What’s Happened to America’s Eating Habits?


To live a good life we need to get back to the simplicity of real food ingredients. There are just too many processed packaged convenience foods and fast food restaurants. Our I Pads, smartphones, computers and video game obsessions have become more important than exercise or simple friends and family time.

I’m from the mid-west and to me it has one of the highest number of overweight adults, kids and unhealthy places. The how I know is because I have been to other states, had other culturally ethnic friends and eaten many types of healthier cuisine. Because of so many calorie ridden foods many of my friends and family have gotten preventable disease like Type 2 diabetes, high blood pressure and high cholesterol levels.So many people think their medicines or a magic pill might cure what has become an epidemic of bad habits. I  see some of my friends and relatives with serious illnesses that have fallen into the rut of eating fattening foods, processed foods, sugary fruit drinks and sodas. Even when I was a kid I didn’t eat all this synthetic stuff that there is now. More people worked and played hard to burn off calories. It is sad so many people have become lazy about exercise and simple activity like walking a few blocks.
Everyone needs to be more aware of what’s in our food products. If you can’t pronounce it or there are more than 5 ingredients it most likely is very bad for you. Stick to the outside perimeters of your food stores, where there are fresh or frozen fruits, veggies and meats. Use fresh or dried herbs to season recipes. Listen and learn from your bodies cues of too much burping, gas, bloating and skin breakouts.The following are only some of my tips learned throughout the years.

12 Dangerous And Hidden Food Ingredients In Seemingly Healthy Foods

Many foods that are considered “healthy” and labeled as “natural” contain many harmful chemicals used as food preservatives and flavor enhancers – and these chemicals are often disguised under unrecognizable names.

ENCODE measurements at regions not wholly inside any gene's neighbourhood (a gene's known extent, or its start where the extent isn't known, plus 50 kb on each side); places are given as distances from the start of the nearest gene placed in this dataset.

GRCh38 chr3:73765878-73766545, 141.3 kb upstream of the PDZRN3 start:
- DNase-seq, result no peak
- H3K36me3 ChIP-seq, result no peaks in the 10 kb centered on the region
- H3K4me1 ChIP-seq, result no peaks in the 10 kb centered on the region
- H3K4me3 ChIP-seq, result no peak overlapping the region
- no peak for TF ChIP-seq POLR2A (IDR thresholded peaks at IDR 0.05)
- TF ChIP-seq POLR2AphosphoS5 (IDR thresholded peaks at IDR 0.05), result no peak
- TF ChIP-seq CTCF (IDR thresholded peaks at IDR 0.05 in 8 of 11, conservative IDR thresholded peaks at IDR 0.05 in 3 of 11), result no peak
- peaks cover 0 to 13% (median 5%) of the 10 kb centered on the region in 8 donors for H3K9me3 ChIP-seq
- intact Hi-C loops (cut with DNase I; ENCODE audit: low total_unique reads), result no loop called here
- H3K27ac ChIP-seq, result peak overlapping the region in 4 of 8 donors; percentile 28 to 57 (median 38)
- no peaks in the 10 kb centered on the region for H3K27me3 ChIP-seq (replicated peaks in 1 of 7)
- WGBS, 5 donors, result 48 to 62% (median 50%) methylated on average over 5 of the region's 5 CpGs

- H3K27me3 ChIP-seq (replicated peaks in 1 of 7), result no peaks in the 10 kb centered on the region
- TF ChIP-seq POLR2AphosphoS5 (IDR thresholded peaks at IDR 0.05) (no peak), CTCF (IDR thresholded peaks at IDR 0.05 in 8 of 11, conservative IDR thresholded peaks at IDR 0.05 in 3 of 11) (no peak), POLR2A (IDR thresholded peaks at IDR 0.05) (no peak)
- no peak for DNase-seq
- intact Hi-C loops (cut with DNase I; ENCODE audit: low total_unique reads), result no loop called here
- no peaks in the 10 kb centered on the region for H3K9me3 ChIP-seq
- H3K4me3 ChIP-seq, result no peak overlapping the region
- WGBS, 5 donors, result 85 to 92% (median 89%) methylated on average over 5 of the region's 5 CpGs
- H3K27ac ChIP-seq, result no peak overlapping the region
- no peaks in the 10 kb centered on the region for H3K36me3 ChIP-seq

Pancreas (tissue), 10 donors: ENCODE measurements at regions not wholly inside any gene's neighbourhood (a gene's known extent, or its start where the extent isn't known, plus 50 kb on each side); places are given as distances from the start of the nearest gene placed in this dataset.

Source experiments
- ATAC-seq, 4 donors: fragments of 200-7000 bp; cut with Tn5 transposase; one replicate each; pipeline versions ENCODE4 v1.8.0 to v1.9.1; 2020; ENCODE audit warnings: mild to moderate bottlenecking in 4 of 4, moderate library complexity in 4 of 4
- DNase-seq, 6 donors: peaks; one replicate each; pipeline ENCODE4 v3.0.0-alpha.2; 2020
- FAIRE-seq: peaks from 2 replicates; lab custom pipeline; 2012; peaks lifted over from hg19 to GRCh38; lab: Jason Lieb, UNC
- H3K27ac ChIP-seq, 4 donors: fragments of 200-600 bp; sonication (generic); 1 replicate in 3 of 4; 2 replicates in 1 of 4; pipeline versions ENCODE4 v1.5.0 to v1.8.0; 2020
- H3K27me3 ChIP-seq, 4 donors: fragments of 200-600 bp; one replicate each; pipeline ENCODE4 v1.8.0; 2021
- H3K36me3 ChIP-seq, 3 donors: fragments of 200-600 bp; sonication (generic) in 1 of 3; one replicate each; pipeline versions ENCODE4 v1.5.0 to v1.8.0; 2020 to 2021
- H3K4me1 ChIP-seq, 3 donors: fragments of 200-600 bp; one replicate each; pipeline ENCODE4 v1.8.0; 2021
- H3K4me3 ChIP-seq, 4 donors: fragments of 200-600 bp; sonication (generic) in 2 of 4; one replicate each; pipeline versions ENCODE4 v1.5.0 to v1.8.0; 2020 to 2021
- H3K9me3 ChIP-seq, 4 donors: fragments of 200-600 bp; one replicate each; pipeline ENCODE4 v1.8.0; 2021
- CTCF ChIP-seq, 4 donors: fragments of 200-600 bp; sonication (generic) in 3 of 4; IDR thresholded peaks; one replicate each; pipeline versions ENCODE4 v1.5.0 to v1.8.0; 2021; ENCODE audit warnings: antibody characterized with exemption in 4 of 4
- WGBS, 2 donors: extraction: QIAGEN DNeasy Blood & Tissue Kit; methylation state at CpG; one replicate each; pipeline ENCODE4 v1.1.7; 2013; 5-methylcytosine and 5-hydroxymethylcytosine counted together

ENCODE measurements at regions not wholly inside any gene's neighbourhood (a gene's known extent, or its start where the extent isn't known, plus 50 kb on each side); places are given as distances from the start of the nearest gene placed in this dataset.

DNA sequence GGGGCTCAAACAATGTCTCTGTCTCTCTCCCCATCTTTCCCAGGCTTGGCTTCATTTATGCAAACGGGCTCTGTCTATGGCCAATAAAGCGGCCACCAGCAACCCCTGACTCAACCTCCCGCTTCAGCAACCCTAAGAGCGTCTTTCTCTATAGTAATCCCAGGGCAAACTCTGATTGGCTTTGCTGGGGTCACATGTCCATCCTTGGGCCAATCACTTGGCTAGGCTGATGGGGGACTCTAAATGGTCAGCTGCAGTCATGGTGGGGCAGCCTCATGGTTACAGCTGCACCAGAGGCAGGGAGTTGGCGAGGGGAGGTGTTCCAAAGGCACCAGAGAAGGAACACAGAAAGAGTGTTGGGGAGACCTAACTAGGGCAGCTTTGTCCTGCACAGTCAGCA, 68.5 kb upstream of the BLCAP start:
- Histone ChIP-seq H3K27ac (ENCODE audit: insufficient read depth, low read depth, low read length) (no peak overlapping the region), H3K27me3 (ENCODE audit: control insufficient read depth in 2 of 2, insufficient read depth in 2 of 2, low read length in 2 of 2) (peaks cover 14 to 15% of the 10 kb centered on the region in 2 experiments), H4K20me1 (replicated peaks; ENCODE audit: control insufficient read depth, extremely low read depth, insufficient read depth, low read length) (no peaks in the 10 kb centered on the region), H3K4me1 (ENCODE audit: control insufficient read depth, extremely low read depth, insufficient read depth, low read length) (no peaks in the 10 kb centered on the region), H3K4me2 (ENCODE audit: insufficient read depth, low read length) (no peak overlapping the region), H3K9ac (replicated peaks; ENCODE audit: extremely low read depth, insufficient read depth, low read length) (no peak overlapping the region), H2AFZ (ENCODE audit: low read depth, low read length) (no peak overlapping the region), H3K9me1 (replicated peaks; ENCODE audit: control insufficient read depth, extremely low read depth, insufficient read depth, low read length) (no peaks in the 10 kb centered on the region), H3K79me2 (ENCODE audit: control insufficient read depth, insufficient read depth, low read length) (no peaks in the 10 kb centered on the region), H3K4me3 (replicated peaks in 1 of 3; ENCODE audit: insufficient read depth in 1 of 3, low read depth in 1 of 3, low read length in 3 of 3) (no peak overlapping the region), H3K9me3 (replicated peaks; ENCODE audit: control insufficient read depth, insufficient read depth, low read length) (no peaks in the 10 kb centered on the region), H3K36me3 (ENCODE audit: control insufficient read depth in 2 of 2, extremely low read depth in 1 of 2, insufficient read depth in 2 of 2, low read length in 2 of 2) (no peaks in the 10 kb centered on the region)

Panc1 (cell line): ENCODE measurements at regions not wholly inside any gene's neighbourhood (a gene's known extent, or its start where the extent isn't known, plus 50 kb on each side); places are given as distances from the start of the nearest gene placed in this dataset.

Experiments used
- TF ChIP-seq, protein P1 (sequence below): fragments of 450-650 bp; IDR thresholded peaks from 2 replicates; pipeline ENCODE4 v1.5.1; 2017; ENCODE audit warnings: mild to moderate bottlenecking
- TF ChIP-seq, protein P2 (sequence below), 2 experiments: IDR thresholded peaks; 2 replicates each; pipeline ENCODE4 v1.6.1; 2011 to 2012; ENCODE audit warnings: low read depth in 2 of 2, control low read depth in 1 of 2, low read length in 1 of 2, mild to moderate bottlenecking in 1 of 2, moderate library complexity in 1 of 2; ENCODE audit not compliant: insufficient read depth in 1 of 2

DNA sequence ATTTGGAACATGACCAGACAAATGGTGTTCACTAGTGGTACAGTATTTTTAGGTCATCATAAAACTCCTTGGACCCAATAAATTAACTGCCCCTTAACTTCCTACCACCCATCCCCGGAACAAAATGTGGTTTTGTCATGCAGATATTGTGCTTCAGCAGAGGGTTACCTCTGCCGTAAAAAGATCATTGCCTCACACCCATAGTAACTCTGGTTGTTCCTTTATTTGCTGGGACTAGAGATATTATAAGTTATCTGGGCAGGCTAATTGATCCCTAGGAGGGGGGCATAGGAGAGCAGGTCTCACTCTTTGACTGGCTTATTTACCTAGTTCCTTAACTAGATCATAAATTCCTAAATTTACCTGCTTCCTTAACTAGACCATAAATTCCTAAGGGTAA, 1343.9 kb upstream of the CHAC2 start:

BHT (Butylated Hydroxytoluene): this common additive used to prevent oxidation in a wide variety of foods and cosmetics is listed by the National Toxicology Program (NTP) in 2005 as “reasonably anticipated to be a human carcinogen” on the basis of experimental findings in animals. It is also used in jet fuels, rubber petroleum products, transformer oil and embalming fluid. As if this were not enough, the Material Safety Data Sheet (MSDS) warns that BHT should not be allowed to enter the environment, can cause liver damage, and is harmful to aquatic organisms.

High Fructose Corn Syrup (HFCS): Loaded with “unbound” fructose and glucose molecules, studies have shown that the reactive carbonyl molecules can cause tissue damage that may lead to obesity, diabetes, and also heart disease. So much for this “Strong Heart Antioxidants” cereal recipe! HFCS is made from genetically modified corn and processed with genetically modified enzymes. To make matters worse, studies have recently revealed that nearly half of tested samples of HFCS contained mercury.

Yellow #5: Almost all colorants approved for use in food are derived from coal tar and may contain up tp 10ppm of lead and arsenic. Also, and not surprisingly, most coal tar colors could potentially cause cancer.

Soybean oil: More than half of all soybeans crops grown in the US are genetically-modified (GMO) representing a meteoric rise since 1996, when only 7% were GMO soybeans. Genetically modified crops not only pose environmental dangers. There is a growing concern (and mounting scientific evidence) that genetic engineering of food plant seeds may have an unexpected and negative impact on human health.

Propylene glycol alginate (E405): this food thickener, stabilizer, and emulsifier is derived from alginic acid esterified and combined with propylene glycol. Bear in mind that even though propylene glycol is used as a food additive, it has many industrial uses including automotive antifreezes and airport runway de-icers.